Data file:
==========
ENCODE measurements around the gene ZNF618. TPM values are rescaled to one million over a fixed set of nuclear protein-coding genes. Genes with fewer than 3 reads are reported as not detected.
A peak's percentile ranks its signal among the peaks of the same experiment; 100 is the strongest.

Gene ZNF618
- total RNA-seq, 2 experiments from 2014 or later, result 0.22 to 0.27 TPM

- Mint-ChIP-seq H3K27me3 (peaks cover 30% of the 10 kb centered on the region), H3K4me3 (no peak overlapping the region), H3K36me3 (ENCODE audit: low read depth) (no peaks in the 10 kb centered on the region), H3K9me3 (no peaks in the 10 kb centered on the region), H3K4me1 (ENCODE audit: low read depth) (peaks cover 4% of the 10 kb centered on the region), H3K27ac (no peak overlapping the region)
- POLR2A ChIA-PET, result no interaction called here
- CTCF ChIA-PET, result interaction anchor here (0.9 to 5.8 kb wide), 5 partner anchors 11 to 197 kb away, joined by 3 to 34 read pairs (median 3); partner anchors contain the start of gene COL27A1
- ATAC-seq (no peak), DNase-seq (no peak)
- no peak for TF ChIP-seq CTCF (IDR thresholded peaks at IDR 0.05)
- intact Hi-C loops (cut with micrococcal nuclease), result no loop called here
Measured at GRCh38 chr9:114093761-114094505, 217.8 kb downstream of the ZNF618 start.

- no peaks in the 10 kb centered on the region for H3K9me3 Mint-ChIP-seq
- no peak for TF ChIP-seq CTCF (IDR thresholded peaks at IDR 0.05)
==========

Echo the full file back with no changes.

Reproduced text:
ENCODE measurements around the gene ZNF618. TPM values are rescaled to one million over a fixed set of nuclear protein-coding genes. Genes with fewer than 3 reads are reported as not detected.
A peak's percentile ranks its signal among the peaks of the same experiment; 100 is the strongest.

Gene ZNF618
- total RNA-seq, 2 experiments from 2014 or later, result 0.22 to 0.27 TPM

- Mint-ChIP-seq H3K27me3 (peaks cover 30% of the 10 kb centered on the region), H3K4me3 (no peak overlapping the region), H3K36me3 (ENCODE audit: low read depth) (no peaks in the 10 kb centered on the region), H3K9me3 (no peaks in the 10 kb centered on the region), H3K4me1 (ENCODE audit: low read depth) (peaks cover 4% of the 10 kb centered on the region), H3K27ac (no peak overlapping the region)
- POLR2A ChIA-PET, result no interaction called here
- CTCF ChIA-PET, result interaction anchor here (0.9 to 5.8 kb wide), 5 partner anchors 11 to 197 kb away, joined by 3 to 34 read pairs (median 3); partner anchors contain the start of gene COL27A1
- ATAC-seq (no peak), DNase-seq (no peak)
- no peak for TF ChIP-seq CTCF (IDR thresholded peaks at IDR 0.05)
- intact Hi-C loops (cut with micrococcal nuclease), result no loop called here
Measured at GRCh38 chr9:114093761-114094505, 217.8 kb downstream of the ZNF618 start.

- no peaks in the 10 kb centered on the region for H3K9me3 Mint-ChIP-seq
- no peak for TF ChIP-seq CTCF (IDR thresholded peaks at IDR 0.05)